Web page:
Since the late 1980s, Filipino entertainment television has assumed and maintained a dominance in national popular culture, which expanded in the digital era. The media landscape into which digital technologies were launched in the Philippines was largely set in the wake of the 1986 popular movement and change of government referred to as the EDSA revolution: television stations that had been sequestered under martial law were turned over to family-dominated commercial enterprises, and entertainment media proliferated. Building upon the long development of entertainment industries in the Philippines, new social media encounters with entertainment content generate expanded and engaged publics whose formation continues to operate upon a foundation of televisual media. This article considers the particular role that entertainment media plays in the formation of publics in which comedic, melodramatic and celebrity-led content generates networks of followers, users and viewers whose loyalty produces various forms of capital, including in notable cases political capital.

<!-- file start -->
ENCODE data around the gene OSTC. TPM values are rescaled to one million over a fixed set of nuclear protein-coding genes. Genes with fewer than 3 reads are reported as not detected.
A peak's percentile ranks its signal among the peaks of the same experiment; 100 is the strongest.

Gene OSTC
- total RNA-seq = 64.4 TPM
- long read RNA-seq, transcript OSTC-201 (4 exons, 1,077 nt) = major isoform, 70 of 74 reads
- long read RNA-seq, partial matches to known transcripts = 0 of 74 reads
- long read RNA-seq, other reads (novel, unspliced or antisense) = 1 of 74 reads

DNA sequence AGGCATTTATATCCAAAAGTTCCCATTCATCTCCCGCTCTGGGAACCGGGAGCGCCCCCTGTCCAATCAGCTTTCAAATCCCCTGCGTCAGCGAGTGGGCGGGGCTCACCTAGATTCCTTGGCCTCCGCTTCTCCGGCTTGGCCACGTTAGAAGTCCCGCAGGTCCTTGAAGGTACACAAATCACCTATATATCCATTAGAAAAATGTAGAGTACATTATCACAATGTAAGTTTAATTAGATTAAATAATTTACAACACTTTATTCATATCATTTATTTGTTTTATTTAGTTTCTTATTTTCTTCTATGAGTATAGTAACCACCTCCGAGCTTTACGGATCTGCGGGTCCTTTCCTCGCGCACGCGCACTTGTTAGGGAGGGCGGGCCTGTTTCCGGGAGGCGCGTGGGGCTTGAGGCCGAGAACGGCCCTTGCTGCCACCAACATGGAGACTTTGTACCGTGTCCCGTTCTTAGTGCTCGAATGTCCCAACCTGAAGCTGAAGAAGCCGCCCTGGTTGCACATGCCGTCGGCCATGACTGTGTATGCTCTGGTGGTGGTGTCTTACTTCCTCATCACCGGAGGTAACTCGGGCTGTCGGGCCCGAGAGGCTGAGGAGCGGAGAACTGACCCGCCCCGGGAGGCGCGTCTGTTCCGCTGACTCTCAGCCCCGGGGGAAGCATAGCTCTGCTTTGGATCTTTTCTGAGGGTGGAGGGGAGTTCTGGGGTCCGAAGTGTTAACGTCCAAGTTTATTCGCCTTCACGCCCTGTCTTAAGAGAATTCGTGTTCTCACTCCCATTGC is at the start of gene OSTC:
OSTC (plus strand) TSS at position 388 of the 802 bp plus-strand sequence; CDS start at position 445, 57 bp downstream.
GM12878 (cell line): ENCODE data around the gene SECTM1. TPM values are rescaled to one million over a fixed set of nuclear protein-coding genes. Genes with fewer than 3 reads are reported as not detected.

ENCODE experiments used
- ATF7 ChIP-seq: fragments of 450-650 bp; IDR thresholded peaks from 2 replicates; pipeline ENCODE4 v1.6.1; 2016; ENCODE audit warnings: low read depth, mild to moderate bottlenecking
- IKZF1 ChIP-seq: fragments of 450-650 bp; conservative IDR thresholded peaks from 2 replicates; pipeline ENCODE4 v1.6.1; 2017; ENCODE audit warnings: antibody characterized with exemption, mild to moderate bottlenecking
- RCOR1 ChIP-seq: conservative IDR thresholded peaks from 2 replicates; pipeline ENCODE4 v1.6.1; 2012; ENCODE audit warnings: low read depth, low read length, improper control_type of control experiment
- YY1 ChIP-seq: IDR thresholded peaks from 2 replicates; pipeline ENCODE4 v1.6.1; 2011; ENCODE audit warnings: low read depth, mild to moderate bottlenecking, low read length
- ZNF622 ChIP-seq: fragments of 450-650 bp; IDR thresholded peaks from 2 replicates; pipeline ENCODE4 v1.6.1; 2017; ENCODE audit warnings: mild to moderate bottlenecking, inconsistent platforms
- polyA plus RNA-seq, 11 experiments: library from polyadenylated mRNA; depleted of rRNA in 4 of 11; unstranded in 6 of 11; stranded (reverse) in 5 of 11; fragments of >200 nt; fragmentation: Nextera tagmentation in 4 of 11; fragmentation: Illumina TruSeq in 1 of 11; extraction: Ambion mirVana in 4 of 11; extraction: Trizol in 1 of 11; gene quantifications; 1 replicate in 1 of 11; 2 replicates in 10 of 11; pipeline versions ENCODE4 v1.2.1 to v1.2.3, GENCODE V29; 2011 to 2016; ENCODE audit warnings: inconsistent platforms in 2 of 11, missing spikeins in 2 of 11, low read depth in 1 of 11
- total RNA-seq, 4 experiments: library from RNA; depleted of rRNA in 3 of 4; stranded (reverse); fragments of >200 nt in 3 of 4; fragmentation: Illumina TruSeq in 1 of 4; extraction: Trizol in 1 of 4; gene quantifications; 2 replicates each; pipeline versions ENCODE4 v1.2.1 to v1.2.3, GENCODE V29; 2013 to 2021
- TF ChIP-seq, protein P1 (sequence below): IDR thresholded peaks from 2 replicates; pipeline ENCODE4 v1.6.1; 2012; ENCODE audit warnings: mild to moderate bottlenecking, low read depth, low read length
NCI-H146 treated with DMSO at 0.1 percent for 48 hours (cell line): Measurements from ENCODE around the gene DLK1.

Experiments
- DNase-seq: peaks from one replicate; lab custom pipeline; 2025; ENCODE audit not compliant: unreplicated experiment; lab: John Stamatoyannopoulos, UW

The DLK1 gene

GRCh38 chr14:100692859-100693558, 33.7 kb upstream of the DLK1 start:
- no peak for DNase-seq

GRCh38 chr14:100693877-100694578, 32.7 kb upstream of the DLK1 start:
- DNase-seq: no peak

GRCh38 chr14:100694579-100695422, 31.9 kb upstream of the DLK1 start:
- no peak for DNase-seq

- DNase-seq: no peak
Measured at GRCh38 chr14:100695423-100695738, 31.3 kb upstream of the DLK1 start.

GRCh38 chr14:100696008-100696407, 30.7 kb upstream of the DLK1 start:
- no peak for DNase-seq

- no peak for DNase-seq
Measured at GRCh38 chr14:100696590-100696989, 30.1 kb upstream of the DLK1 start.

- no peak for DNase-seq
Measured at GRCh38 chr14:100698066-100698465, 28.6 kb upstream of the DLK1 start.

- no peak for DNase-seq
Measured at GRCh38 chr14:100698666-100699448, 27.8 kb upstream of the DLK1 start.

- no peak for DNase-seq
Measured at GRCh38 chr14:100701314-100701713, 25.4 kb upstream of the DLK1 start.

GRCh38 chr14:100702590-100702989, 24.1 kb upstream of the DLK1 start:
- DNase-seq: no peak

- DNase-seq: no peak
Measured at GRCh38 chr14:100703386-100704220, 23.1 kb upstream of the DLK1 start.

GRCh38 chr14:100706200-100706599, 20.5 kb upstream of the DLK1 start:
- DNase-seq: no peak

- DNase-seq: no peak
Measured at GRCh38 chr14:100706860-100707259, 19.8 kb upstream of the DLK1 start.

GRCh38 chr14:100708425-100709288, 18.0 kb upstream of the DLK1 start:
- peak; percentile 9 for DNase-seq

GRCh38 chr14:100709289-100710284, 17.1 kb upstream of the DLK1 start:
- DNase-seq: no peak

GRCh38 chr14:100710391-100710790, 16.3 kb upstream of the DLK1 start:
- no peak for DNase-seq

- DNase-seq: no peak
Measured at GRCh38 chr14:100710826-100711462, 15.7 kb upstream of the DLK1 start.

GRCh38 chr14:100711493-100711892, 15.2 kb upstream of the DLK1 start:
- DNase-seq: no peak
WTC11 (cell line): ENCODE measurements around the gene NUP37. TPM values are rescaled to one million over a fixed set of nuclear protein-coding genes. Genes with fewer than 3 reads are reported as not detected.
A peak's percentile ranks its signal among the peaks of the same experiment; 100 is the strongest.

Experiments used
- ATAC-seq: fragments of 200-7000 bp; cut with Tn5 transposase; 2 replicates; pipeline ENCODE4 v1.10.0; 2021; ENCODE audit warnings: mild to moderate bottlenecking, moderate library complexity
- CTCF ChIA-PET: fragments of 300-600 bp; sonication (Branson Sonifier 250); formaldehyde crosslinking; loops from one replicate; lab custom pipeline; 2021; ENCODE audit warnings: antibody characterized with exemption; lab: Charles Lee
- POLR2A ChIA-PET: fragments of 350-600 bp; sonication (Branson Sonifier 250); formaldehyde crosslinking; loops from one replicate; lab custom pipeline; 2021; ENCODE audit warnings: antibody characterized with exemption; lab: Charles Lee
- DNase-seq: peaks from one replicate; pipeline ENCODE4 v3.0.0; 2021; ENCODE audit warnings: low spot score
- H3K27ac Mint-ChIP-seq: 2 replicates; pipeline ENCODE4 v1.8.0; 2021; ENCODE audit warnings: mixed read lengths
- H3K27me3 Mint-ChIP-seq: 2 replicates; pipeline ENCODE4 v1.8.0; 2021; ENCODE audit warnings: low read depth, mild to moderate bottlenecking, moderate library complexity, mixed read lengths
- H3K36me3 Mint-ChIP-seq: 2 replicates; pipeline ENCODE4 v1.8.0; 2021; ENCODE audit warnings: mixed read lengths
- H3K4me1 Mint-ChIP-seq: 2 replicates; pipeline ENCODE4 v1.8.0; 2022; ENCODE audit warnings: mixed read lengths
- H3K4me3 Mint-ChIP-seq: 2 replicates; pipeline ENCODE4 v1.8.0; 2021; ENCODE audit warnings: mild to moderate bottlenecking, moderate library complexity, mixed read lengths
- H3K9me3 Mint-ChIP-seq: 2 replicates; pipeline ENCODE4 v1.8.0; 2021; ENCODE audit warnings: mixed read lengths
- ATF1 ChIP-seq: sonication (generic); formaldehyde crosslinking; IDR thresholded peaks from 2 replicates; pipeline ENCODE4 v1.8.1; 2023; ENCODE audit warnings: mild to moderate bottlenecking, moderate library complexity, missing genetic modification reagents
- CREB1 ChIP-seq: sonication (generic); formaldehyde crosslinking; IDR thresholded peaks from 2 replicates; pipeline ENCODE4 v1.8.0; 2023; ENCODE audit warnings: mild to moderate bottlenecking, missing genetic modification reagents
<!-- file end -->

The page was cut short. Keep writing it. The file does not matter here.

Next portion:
Pertierra, A. C. (2021). Entertainment publics in the Philippines. Media International Australia. https://doi.org/10.1177/1329878X20985960